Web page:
Korea’s Rural Development Administration (RDA) recently celebrated Samgyeopsal Day, also known as Pork Belly Eating Day, by introducing a new addition to grilled pork cuts: the pork head specialty cuts.
The RDA has been pushing to increase the value of pork head, which is categorized as a pig by-product, and to promote the consumption of new grilled cuts beyond the popular pork belly and pork shoulder in the United States.
The specialty cuts of pork head include six different cuts: occiput, jowl, temporal muscle, snout, sublingual muscle, and mandible. Each cut has a unique texture and flavor profile that adds depth and complexity to dishes.
The occiput has a gelatinous texture due to the high collagen and connective tissue, making it chewy and fatty but also rich and flavorful when grilled properly. The jowl is a fatty and flavorful cut of meat that can be crispy on the outside and tender on the inside when grilled.
The temporal muscle is a leaner cut of meat with a slightly chewy texture and a rich, meaty flavor. The snout is a gelatinous and fatty cut of meat often used in stews and soups, but can also be tender and flavorful when grilled.
The sublingual muscle has a leaner texture and mild flavor that can be grilled to be tender and flavorful. The mandible is quite fatty and chewy, but when grilled, it can be tender and flavorful with a rich and meaty flavor.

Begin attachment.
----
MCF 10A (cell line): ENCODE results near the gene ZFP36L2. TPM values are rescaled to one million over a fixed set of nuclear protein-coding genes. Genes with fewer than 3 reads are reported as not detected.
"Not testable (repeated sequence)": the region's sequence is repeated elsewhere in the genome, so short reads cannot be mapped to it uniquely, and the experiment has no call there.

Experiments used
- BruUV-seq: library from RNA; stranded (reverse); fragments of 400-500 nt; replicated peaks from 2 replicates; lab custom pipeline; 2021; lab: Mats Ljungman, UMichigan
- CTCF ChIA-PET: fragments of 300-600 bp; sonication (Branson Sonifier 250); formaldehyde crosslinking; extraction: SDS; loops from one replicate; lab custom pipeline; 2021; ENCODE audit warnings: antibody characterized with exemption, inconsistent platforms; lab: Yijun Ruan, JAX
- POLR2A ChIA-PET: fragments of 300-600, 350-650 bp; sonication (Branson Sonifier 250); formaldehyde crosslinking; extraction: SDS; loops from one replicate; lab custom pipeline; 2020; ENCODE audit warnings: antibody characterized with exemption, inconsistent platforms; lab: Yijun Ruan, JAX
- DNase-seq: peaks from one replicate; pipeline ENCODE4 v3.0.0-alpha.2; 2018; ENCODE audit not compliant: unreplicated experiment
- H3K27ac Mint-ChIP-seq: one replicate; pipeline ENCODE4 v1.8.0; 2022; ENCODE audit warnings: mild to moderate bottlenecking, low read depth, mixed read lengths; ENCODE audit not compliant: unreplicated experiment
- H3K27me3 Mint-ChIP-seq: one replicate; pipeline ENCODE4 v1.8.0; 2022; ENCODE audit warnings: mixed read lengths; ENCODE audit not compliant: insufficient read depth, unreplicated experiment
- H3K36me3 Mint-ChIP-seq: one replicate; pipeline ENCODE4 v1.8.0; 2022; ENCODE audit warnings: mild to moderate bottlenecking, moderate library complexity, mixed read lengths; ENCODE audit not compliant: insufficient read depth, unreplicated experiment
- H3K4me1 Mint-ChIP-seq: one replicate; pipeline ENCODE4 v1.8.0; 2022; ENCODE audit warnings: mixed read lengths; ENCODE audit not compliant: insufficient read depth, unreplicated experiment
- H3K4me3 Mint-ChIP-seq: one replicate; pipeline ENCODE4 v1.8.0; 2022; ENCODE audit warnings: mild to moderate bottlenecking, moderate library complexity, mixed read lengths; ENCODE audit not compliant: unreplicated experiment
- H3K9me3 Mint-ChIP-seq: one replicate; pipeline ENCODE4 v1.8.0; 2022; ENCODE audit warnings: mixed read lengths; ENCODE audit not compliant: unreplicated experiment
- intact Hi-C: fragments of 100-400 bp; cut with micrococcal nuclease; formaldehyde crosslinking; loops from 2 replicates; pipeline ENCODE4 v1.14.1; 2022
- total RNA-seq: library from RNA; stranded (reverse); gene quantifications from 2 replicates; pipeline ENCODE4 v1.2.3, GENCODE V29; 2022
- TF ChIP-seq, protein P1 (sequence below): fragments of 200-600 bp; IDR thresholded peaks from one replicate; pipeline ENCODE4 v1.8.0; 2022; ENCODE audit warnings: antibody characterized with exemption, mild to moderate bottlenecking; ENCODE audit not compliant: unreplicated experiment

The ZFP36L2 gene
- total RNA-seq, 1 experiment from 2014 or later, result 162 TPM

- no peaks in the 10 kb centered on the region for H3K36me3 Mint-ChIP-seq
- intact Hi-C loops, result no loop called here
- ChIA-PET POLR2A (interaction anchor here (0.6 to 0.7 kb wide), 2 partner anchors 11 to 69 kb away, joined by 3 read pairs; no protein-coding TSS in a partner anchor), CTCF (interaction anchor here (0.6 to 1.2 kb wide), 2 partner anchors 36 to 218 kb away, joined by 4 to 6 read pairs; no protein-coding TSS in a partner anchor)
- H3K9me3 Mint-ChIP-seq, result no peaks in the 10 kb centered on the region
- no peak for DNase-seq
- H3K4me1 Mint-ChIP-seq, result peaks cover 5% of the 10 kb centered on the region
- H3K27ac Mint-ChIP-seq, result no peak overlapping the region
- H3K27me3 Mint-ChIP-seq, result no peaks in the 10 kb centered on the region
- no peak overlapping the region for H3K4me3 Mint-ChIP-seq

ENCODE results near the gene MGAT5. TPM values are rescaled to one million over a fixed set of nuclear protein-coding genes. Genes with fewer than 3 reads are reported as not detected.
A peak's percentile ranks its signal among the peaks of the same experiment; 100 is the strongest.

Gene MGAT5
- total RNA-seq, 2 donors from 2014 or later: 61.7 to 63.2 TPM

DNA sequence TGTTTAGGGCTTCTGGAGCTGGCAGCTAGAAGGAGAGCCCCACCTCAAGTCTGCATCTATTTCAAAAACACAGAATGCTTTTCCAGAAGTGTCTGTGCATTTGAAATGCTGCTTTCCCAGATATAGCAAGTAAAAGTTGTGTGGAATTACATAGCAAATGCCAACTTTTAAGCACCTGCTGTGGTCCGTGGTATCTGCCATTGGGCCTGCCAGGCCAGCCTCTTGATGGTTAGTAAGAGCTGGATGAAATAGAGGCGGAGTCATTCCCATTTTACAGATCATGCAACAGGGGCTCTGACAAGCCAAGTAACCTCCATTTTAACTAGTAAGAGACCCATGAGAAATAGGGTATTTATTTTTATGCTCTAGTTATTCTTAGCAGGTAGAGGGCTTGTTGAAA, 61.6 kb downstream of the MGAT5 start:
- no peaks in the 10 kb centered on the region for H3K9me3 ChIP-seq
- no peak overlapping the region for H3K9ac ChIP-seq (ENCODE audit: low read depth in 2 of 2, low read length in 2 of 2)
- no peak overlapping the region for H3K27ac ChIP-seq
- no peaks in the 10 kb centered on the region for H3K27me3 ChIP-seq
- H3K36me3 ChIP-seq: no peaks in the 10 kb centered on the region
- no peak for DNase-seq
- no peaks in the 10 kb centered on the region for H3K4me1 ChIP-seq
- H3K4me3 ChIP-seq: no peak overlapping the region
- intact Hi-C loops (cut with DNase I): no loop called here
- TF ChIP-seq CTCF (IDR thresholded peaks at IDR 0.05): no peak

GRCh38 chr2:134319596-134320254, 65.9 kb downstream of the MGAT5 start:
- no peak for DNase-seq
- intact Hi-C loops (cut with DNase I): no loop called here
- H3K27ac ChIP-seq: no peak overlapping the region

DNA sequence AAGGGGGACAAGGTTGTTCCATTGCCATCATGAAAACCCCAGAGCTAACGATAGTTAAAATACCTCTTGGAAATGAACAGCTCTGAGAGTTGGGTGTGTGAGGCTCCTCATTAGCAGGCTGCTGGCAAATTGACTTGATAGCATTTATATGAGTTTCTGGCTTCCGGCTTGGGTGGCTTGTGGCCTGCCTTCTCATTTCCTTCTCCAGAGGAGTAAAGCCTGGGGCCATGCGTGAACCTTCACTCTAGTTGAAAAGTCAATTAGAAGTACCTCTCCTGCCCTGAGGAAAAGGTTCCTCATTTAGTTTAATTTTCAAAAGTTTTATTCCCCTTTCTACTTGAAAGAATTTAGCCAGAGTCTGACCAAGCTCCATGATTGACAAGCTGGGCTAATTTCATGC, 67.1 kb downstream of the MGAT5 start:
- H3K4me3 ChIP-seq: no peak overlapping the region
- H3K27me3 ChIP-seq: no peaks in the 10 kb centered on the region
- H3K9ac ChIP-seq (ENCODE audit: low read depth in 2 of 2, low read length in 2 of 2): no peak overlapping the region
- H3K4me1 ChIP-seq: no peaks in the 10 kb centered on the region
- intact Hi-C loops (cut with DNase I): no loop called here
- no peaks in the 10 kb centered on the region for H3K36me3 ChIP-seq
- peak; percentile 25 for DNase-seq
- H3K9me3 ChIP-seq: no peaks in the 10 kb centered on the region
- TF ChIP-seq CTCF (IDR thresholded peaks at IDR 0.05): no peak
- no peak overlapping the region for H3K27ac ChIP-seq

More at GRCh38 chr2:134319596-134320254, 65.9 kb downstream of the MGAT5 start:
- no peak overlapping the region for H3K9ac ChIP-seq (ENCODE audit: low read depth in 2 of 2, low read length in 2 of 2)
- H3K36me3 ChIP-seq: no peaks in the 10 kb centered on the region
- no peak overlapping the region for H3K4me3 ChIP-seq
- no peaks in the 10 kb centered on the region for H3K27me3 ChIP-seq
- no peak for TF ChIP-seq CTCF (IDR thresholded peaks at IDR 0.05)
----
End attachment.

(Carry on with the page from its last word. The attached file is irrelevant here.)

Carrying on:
Song Jeong-chan, head of the Livestock Products Division at the National Institute of Animal Science, praised the unique texture and rich meaty flavor of pork head specialty cuts, which have gained popularity among enthusiasts. The institute aims to improve the quality of pork head meat, expand its consumption, and increase the value of pork head as a by-product.
This innovative addition to Korean cuisine showcases the resourcefulness of Korean cooks and highlights the diverse range of flavors and textures that can be found in every part of the pig. With the RDA’s efforts to promote these cuts, the pork head may soon become a staple in many kitchens, both in Korea and beyond.